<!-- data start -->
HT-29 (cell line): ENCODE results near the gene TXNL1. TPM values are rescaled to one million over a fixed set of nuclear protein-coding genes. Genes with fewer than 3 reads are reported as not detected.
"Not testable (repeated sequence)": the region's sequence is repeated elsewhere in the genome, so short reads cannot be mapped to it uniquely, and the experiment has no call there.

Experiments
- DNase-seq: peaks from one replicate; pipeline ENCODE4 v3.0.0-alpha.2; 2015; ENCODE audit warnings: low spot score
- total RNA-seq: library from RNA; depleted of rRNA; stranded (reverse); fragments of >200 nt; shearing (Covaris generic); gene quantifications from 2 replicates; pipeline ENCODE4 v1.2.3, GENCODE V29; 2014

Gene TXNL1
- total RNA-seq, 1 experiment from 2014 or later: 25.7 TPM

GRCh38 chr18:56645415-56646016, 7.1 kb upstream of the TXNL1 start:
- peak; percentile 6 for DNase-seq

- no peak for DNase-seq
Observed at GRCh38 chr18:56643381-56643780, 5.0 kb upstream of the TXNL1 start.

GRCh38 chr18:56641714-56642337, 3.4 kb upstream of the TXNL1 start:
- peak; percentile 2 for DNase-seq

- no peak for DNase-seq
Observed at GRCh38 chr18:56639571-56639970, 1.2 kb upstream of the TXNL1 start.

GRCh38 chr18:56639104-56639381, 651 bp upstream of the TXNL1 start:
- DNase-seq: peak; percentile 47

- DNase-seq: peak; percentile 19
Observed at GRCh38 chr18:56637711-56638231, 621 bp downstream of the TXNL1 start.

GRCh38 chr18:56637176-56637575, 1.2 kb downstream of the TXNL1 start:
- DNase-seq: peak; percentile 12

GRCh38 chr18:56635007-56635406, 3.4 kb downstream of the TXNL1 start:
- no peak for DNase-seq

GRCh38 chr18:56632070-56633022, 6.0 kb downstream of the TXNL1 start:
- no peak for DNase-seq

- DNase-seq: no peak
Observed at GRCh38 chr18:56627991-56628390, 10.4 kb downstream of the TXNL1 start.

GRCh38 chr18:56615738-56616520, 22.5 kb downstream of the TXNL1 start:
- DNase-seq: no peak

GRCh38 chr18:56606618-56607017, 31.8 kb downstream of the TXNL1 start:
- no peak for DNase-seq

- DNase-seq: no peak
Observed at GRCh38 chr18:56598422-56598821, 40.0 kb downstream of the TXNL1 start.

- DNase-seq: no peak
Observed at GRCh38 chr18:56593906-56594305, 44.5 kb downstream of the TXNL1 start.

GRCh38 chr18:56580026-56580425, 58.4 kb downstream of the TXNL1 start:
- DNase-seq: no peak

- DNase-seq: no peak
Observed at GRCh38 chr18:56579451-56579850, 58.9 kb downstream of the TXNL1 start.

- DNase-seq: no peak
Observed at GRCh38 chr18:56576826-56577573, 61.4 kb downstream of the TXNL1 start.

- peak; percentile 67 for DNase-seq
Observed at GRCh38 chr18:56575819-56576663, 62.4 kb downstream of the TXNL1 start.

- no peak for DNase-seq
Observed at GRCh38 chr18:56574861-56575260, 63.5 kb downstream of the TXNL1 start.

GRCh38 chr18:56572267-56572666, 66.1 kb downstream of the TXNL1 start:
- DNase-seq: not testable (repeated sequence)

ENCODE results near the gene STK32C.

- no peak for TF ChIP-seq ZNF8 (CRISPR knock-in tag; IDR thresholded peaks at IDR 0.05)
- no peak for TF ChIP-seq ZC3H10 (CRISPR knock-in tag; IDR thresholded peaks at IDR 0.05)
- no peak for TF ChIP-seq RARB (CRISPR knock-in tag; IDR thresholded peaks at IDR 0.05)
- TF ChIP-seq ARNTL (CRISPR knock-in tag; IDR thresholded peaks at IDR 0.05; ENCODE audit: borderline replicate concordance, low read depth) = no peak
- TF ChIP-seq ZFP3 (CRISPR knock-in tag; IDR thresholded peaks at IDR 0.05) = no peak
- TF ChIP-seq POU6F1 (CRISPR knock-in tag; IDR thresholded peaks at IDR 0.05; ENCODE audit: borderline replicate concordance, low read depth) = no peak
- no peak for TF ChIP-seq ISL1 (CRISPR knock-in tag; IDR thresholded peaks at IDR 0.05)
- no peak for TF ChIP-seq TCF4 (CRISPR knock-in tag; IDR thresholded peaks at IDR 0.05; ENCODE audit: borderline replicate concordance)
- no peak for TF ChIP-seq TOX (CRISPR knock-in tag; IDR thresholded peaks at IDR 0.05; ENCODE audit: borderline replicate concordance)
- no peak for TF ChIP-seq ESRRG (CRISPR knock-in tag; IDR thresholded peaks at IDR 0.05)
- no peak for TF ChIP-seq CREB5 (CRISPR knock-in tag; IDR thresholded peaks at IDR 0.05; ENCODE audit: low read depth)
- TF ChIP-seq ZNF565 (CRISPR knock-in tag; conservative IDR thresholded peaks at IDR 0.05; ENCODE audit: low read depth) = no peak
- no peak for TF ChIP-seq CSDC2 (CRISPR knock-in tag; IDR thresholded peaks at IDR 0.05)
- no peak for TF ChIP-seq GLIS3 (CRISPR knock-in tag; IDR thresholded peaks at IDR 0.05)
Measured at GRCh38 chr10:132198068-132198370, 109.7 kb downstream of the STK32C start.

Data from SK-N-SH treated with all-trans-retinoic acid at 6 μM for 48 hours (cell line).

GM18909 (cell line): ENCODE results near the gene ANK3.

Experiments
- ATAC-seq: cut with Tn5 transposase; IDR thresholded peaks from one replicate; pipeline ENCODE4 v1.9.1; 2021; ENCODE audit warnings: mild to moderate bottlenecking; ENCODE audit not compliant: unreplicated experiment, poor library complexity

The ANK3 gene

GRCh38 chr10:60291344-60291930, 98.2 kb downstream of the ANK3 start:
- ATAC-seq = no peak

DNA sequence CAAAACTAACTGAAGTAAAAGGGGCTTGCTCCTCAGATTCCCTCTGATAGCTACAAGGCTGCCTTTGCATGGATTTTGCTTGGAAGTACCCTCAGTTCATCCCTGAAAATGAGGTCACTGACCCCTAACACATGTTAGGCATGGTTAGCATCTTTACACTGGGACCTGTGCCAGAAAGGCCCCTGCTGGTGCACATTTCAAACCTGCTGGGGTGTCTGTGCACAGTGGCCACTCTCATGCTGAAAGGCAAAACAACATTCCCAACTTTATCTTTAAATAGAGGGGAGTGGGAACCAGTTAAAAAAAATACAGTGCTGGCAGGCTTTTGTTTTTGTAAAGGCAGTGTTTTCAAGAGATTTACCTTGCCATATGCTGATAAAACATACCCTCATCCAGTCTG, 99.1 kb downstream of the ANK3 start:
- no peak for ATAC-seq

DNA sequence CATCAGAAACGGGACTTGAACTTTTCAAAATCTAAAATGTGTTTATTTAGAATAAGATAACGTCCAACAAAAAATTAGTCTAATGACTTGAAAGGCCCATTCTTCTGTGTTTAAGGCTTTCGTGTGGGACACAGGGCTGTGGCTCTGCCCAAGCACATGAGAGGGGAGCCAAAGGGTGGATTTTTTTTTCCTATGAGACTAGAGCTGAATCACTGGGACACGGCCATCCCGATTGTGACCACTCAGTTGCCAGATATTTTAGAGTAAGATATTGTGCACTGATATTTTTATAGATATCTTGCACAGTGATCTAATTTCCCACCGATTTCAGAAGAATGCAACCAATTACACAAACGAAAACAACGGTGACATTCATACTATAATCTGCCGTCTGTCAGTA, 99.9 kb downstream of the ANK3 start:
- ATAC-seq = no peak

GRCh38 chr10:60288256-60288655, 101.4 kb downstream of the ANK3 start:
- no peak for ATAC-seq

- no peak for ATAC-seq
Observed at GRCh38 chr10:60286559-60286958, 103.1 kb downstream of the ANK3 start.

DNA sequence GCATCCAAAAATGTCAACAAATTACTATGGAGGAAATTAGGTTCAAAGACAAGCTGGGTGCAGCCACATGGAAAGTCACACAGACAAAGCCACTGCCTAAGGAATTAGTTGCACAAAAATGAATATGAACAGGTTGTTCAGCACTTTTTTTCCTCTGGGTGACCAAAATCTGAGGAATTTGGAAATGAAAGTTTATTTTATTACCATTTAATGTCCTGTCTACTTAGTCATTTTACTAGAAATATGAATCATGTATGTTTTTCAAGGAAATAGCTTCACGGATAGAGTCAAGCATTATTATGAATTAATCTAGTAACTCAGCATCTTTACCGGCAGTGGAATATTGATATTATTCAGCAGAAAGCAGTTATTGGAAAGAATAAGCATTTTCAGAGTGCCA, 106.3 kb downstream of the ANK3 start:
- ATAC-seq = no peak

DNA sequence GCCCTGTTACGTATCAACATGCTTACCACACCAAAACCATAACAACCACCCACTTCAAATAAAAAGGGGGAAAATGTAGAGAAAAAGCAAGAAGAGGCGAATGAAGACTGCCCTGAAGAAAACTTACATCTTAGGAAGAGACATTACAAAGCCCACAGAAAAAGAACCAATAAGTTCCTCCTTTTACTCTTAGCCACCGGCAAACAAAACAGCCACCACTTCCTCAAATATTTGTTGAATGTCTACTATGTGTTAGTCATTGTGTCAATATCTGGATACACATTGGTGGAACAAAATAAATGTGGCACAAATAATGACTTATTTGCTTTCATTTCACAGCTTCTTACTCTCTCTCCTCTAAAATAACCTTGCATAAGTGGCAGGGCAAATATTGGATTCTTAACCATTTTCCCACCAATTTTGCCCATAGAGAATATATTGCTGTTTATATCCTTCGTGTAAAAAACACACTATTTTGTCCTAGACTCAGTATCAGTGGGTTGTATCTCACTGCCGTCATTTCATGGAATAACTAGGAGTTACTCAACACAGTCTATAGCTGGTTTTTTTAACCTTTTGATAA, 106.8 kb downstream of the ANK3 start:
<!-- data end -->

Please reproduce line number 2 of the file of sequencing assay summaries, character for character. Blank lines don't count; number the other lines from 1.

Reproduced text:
"Not testable (repeated sequence)": the region's sequence is repeated elsewhere in the genome, so short reads cannot be mapped to it uniquely, and the experiment has no call there.